The Future of Fringe. This week's episode of Fringe, 4x19, "Letters of Transit" shows us the future of the show - both in universe (recap, speculation) and for our world: Joshua Jackson says, "If you watch [Letters of Transit], you’ll have an understanding of where they want to take the series.” There are three episodes left for season four (teaser for 4x20, "Worlds Apart") and if Fox doesn't give Fringe a possible thirteen-episode fifth-season renewal, they have shot two different endings for season four. (Spoilers and speculation for Fringe.)
Steam locomotives are dead, right? Awe-inspiring though they might be, labor issues and diesel fuel at 4 cents a gallon killed them in the 1950's and 60's, and they survive only in isolated pockets around the world and on tourist railways. [more inside]
Postcards from Our Awesome Future. [via] An art exhibition stemming from the minds of Packard Jennings (whose illustrations have appeared in Adbusters) and Steve Lambert (of Anti-Advertising Agency fame); using San Francisco's infrastructure as a model for improvement, the duo answered the siren call of Objectivism through an arcology devoid of “...budgets, beauracracy [sic], politics, or physics”. [more inside]
City in Flames Twenty Five years ago the City of Lynn Massachusetts experienced its second great fire. Devastating several downtown industrial buildings dating to the rise of the Shoe industry. All of which were undergoing redevelopment. While nowhere near as big as the Great Boston Fire of 1872, or the various Chelsea fires, the tragedy of the story is the empty wasteland that still sits after all these years. Today the Boston Globe dug up several articles from their pre Web vaults. The Lynn Museum has an exhibit, and the Lynn Library will have a slideshow.
Farmadeliphication (fahr'muh'deli'fi'kay'shun), n. 1. The process of turning all of Philadelphia's vacant and abandoned lots into urban farms. n. 2. An entry in the UrbanVoids international design competition to redo Philadelphia's inner city.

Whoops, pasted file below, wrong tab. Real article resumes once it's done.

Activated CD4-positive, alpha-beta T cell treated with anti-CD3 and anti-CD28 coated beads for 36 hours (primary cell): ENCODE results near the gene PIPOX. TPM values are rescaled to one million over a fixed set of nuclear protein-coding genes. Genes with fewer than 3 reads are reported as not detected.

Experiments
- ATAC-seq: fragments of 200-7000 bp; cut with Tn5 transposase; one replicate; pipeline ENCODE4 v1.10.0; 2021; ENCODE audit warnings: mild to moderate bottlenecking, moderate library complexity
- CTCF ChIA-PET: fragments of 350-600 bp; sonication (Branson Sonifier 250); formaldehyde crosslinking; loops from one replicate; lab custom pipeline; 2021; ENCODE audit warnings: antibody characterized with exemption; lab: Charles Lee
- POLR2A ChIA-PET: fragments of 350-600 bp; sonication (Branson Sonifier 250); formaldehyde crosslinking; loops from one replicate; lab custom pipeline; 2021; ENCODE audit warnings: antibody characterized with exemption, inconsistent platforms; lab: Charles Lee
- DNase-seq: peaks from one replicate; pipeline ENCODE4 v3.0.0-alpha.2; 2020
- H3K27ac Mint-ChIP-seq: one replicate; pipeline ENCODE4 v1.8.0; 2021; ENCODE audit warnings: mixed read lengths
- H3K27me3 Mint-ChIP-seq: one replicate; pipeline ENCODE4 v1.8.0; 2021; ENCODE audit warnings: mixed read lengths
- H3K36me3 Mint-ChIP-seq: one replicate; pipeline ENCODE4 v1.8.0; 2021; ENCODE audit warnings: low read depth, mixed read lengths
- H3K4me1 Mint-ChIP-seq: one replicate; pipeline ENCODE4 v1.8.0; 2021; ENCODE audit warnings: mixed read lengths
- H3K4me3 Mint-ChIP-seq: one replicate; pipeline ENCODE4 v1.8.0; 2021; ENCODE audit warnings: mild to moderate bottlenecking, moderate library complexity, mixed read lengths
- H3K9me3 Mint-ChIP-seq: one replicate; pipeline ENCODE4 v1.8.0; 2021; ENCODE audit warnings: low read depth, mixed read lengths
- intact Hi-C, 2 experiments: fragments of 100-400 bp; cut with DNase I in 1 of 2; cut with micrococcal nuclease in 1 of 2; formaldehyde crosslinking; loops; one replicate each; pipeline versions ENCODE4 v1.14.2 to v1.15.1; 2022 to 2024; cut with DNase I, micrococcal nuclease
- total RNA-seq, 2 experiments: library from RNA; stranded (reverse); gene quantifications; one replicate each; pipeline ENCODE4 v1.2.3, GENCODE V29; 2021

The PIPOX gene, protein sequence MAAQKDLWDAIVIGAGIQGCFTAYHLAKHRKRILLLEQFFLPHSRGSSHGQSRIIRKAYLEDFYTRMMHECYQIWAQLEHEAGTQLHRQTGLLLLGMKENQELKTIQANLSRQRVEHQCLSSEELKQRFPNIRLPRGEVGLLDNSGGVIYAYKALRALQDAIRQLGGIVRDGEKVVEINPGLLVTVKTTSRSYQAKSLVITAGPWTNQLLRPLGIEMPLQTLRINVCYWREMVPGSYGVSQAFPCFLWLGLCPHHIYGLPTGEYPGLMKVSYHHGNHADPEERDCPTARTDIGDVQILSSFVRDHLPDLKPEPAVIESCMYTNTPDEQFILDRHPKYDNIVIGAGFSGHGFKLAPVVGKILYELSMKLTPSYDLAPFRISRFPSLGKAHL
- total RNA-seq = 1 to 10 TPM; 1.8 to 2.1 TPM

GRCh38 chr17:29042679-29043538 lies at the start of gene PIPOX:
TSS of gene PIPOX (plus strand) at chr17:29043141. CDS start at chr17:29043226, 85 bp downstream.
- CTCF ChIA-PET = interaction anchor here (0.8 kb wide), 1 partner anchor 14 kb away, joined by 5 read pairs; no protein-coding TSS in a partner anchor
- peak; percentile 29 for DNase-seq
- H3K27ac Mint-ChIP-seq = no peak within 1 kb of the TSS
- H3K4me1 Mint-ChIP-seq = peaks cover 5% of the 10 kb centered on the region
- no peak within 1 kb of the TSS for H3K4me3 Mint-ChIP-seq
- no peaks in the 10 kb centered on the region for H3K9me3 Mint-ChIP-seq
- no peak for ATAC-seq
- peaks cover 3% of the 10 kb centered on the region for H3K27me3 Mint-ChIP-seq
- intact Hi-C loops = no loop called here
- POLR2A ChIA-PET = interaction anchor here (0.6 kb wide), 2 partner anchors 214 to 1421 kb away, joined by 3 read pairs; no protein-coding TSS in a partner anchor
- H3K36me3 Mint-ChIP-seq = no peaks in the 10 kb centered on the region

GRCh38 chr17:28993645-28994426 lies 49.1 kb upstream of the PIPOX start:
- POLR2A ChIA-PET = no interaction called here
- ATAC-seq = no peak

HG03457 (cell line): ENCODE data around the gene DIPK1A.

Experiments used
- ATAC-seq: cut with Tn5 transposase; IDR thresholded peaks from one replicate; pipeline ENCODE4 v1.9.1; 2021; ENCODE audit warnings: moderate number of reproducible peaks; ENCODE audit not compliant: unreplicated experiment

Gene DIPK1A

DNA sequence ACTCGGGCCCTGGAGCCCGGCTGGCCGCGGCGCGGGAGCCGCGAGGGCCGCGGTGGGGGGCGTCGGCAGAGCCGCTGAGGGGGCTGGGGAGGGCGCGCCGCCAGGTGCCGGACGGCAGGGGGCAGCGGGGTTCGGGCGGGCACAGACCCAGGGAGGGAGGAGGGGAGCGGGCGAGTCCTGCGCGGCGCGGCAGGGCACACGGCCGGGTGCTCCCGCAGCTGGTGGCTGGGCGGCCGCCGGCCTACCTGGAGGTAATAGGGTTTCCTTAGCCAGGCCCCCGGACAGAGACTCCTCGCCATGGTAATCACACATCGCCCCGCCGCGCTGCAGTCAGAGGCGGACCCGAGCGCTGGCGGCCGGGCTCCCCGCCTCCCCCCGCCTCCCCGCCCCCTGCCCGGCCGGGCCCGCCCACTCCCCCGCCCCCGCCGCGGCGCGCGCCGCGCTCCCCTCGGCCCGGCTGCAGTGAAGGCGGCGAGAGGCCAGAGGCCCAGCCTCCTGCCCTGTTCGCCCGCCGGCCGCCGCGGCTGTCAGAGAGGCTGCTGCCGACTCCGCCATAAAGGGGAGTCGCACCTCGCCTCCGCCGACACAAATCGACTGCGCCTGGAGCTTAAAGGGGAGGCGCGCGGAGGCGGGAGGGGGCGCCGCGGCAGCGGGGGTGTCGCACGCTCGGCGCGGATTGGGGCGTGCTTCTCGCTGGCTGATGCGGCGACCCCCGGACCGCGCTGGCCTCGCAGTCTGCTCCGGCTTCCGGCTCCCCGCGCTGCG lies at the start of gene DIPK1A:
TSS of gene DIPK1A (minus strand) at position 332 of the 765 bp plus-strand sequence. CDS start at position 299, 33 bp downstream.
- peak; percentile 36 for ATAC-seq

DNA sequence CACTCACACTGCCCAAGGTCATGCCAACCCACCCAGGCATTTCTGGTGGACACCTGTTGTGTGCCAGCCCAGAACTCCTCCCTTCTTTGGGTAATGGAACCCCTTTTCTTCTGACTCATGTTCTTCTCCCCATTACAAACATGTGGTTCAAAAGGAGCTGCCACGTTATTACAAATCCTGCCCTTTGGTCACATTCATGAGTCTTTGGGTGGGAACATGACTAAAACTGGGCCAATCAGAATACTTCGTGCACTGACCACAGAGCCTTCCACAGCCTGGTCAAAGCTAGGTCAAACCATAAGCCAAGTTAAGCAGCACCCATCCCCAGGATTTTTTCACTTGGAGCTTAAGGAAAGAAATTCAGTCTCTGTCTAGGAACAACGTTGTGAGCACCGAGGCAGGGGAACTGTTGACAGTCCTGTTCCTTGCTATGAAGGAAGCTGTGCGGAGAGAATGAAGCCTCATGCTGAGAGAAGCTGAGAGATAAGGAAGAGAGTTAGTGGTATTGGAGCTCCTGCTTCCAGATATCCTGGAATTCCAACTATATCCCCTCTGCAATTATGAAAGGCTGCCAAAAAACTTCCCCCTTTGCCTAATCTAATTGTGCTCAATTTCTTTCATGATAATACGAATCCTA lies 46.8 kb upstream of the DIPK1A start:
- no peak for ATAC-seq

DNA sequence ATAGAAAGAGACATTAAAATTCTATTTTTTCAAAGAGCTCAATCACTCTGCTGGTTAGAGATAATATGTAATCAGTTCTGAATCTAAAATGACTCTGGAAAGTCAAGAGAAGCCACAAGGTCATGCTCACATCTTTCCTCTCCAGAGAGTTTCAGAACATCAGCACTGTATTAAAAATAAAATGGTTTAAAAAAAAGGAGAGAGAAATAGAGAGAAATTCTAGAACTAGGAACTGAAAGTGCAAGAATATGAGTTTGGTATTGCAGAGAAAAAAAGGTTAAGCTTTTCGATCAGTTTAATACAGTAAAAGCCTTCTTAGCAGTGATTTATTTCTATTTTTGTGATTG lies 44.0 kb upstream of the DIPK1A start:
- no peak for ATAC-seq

David Brooks makes an interesting point. Rebuild New Orleans to ensure that the cycle of generational poverty is broken. Does this seem like social engineering? There is a precedent for this, though. Can it--should it?--be done on a citywide scale? Should the government meddle this much in the day-to-day lives of people?
Dixie Square Mall, in the mostly-blighted "inner ring" Chicago suburb of Harvey, Illinois, opened in 1966. It suffered gradual decline, until it closed in 1978. A year later, film crews gave the mall a brief makeover and Jake and Elwood Blues drove through the place. Then, nothing. For 20-plus years, the mall sat and decayed. Renovation plans (even a planned baseball stadium for the White Sox) were popular over the years, but never panned out. In 1993, a rape and murder took place in the JC Penney's space. From space, the mall looks beat up. From the ground, it looks even worse. Human fascination with deserted space has borne a number of websites and spelunking trips (along with some excellent then-and-now comparisons), and a documentary is apparently in the works. Finally, at long last, there's renewed hope for the site. Previously seen here and here.
An Audit for the Soul As we enter the Jewish High Holy Days--the 10 days between Rosh Hashanah (the new year) and Yom Kippur (the day of atonement)--some examinations on how personal reflection and renewal is essential to a healthy life, whether continual, periodical, or annual.